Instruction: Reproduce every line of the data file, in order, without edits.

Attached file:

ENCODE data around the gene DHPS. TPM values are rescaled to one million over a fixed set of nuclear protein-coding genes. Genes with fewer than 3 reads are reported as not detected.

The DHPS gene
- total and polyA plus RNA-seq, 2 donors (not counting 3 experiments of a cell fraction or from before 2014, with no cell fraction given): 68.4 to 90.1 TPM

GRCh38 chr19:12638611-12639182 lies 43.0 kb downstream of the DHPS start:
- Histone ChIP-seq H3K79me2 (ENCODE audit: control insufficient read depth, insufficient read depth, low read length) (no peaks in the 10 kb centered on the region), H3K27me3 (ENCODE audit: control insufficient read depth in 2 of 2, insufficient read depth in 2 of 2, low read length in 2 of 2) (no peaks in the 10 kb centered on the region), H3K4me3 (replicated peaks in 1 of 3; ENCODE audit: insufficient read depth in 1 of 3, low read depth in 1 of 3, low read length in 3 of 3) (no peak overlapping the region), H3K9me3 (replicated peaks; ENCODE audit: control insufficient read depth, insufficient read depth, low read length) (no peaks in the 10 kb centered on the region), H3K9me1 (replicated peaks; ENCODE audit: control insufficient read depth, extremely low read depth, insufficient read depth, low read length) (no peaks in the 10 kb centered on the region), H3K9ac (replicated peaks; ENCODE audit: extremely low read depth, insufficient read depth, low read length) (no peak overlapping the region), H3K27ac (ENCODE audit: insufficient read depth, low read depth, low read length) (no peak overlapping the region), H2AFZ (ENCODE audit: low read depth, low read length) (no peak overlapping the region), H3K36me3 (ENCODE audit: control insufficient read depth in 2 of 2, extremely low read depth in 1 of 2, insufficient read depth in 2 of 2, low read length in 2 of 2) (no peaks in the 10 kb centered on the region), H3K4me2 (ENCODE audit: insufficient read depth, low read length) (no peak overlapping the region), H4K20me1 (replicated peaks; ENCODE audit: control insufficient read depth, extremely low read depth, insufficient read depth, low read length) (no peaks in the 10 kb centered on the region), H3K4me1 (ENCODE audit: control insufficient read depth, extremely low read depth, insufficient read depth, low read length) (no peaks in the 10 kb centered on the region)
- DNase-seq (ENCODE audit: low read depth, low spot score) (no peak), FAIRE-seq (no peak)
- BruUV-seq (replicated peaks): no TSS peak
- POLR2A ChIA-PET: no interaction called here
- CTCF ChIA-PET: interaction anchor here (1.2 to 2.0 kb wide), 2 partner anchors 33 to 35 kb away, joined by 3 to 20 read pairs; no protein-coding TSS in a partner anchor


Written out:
ENCODE data around the gene DHPS. TPM values are rescaled to one million over a fixed set of nuclear protein-coding genes. Genes with fewer than 3 reads are reported as not detected.

The DHPS gene
- total and polyA plus RNA-seq, 2 donors (not counting 3 experiments of a cell fraction or from before 2014, with no cell fraction given): 68.4 to 90.1 TPM

GRCh38 chr19:12638611-12639182 lies 43.0 kb downstream of the DHPS start:
- Histone ChIP-seq H3K79me2 (ENCODE audit: control insufficient read depth, insufficient read depth, low read length) (no peaks in the 10 kb centered on the region), H3K27me3 (ENCODE audit: control insufficient read depth in 2 of 2, insufficient read depth in 2 of 2, low read length in 2 of 2) (no peaks in the 10 kb centered on the region), H3K4me3 (replicated peaks in 1 of 3; ENCODE audit: insufficient read depth in 1 of 3, low read depth in 1 of 3, low read length in 3 of 3) (no peak overlapping the region), H3K9me3 (replicated peaks; ENCODE audit: control insufficient read depth, insufficient read depth, low read length) (no peaks in the 10 kb centered on the region), H3K9me1 (replicated peaks; ENCODE audit: control insufficient read depth, extremely low read depth, insufficient read depth, low read length) (no peaks in the 10 kb centered on the region), H3K9ac (replicated peaks; ENCODE audit: extremely low read depth, insufficient read depth, low read length) (no peak overlapping the region), H3K27ac (ENCODE audit: insufficient read depth, low read depth, low read length) (no peak overlapping the region), H2AFZ (ENCODE audit: low read depth, low read length) (no peak overlapping the region), H3K36me3 (ENCODE audit: control insufficient read depth in 2 of 2, extremely low read depth in 1 of 2, insufficient read depth in 2 of 2, low read length in 2 of 2) (no peaks in the 10 kb centered on the region), H3K4me2 (ENCODE audit: insufficient read depth, low read length) (no peak overlapping the region), H4K20me1 (replicated peaks; ENCODE audit: control insufficient read depth, extremely low read depth, insufficient read depth, low read length) (no peaks in the 10 kb centered on the region), H3K4me1 (ENCODE audit: control insufficient read depth, extremely low read depth, insufficient read depth, low read length) (no peaks in the 10 kb centered on the region)
- DNase-seq (ENCODE audit: low read depth, low spot score) (no peak), FAIRE-seq (no peak)
- BruUV-seq (replicated peaks): no TSS peak
- POLR2A ChIA-PET: no interaction called here
- CTCF ChIA-PET: interaction anchor here (1.2 to 2.0 kb wide), 2 partner anchors 33 to 35 kb away, joined by 3 to 20 read pairs; no protein-coding TSS in a partner anchor